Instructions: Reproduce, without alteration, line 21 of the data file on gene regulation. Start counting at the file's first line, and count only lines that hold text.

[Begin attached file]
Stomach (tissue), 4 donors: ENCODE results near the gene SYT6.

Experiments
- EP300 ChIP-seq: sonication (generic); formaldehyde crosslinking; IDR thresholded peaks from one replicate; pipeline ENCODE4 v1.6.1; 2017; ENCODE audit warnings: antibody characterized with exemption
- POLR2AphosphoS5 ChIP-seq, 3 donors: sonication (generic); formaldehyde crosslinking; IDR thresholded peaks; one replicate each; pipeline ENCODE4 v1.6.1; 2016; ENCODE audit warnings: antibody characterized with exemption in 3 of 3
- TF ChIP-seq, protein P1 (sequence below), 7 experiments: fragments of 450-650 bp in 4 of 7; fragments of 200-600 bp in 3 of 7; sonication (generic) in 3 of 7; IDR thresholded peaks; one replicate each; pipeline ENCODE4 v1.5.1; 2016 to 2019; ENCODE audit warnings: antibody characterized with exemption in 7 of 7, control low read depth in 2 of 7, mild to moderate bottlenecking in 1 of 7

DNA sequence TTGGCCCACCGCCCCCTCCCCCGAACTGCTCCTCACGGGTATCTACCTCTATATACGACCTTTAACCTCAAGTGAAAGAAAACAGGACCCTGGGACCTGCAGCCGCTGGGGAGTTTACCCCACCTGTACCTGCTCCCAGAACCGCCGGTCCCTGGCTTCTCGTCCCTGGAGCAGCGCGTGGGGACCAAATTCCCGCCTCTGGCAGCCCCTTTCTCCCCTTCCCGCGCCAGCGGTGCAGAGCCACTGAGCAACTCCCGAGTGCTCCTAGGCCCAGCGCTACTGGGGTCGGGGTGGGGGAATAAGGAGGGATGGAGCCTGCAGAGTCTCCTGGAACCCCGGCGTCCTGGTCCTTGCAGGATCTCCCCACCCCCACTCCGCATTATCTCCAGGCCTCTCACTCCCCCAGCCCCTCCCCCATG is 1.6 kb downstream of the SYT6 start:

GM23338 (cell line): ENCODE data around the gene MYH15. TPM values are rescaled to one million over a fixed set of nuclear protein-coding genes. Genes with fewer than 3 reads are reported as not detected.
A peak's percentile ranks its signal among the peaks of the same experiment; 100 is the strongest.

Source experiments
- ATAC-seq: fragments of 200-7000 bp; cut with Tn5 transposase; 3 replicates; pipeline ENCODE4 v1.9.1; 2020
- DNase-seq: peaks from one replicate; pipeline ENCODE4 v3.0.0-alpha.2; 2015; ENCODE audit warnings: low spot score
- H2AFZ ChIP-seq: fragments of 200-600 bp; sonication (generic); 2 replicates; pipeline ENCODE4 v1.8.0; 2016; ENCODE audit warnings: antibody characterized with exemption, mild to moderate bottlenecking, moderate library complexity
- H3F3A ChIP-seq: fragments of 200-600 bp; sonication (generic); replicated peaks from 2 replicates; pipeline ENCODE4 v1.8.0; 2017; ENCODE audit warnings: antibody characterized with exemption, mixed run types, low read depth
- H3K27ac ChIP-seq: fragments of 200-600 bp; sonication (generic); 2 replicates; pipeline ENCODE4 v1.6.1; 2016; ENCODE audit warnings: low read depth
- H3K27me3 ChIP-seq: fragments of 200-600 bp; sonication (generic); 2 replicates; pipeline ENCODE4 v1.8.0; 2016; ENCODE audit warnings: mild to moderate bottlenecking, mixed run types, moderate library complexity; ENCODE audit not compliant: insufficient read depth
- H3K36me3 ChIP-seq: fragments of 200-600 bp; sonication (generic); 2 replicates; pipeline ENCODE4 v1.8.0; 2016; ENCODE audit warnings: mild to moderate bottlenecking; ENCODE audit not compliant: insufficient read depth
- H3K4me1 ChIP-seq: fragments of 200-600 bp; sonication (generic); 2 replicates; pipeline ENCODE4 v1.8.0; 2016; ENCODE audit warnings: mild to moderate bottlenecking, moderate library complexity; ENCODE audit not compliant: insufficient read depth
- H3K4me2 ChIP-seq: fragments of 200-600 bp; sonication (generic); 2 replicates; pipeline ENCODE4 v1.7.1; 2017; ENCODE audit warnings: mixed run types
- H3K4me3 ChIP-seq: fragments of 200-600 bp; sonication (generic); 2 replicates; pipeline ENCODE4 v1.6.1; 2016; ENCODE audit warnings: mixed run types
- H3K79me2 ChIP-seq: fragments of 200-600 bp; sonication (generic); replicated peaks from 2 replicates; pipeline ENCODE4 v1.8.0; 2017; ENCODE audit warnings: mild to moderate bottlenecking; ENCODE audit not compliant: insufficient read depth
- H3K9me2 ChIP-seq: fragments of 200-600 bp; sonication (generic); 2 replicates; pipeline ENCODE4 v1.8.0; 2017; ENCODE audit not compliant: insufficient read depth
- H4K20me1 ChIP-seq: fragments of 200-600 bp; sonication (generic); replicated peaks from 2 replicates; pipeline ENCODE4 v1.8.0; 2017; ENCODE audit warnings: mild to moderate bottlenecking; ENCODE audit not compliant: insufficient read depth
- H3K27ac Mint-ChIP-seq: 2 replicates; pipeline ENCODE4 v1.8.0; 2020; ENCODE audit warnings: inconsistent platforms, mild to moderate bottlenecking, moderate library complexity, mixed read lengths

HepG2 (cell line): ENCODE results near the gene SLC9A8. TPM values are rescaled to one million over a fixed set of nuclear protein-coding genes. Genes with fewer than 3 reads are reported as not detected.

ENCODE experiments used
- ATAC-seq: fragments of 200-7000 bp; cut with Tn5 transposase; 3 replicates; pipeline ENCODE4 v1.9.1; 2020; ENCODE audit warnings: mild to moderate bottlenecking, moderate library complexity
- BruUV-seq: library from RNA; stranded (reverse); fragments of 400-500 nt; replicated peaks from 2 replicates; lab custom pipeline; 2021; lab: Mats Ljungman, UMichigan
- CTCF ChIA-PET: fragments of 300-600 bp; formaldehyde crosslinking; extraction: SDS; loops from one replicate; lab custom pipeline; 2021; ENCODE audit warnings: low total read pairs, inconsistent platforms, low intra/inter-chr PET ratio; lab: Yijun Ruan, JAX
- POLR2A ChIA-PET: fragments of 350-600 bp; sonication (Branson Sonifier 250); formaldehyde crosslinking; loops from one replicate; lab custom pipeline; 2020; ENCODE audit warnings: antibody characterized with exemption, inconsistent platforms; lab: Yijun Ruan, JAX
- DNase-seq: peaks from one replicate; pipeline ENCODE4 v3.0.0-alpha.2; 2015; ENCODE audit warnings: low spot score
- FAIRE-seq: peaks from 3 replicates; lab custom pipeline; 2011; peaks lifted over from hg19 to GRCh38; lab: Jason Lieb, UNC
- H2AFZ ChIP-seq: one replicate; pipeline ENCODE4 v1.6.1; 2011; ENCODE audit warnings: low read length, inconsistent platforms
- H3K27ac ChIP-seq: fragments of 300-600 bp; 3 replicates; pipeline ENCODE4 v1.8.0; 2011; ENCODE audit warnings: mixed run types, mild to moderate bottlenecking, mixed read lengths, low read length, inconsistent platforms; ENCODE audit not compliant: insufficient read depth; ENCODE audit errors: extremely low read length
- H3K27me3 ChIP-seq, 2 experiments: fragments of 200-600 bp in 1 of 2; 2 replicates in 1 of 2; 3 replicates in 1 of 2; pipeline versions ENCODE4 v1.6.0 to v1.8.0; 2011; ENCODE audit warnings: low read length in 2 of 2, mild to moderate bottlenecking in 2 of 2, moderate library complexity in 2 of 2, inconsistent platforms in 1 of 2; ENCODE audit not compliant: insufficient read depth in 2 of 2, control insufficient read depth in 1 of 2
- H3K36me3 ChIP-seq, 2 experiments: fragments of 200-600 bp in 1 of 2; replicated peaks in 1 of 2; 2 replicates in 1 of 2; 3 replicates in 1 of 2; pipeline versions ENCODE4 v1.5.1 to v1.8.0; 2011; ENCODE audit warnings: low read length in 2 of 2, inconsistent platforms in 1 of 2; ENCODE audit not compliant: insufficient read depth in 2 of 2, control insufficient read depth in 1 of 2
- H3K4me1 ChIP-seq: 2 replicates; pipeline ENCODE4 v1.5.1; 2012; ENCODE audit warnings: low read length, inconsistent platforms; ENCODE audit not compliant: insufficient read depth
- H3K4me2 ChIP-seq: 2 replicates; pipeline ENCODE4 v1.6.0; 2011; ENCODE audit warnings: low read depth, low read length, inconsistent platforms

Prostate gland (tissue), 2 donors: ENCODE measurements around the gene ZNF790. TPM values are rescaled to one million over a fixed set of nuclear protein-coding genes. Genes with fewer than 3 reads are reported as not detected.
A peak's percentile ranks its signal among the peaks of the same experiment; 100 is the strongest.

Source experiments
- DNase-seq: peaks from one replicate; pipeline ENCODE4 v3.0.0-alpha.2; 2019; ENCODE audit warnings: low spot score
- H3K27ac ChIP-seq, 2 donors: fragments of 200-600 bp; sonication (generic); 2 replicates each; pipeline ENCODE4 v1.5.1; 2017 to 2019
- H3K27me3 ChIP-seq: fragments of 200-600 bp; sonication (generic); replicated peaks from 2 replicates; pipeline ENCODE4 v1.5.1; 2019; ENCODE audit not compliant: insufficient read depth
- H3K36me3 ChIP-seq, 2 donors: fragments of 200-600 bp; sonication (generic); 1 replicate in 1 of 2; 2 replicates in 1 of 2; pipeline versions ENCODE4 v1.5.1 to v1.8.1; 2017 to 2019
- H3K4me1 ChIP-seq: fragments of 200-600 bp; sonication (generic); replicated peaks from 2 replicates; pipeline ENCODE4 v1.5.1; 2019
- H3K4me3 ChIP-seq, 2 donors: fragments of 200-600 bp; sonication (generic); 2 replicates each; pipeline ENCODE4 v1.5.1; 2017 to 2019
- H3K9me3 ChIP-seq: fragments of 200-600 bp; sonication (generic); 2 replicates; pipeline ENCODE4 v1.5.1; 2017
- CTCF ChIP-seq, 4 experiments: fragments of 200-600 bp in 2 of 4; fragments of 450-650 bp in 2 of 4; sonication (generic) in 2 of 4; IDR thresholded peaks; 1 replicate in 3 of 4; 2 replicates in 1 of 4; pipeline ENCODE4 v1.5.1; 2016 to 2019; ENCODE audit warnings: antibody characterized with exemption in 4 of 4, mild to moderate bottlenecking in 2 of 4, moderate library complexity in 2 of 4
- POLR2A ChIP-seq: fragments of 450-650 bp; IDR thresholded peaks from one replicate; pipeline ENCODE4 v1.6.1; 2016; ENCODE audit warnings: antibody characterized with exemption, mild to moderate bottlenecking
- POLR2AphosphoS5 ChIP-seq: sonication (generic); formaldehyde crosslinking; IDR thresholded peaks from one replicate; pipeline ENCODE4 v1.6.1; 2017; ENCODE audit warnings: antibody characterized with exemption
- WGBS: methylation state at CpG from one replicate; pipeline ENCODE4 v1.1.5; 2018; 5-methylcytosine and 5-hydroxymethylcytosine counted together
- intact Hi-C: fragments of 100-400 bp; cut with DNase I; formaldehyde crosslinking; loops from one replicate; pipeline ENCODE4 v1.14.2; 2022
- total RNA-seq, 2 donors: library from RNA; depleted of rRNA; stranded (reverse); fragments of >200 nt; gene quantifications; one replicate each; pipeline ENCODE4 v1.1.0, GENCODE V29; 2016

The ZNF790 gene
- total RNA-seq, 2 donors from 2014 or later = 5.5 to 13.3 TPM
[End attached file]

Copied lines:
- H3K9me2 ChIP-seq: fragments of 200-600 bp; sonication (generic); 2 replicates; pipeline ENCODE4 v1.8.0; 2017; ENCODE audit not compliant: insufficient read depth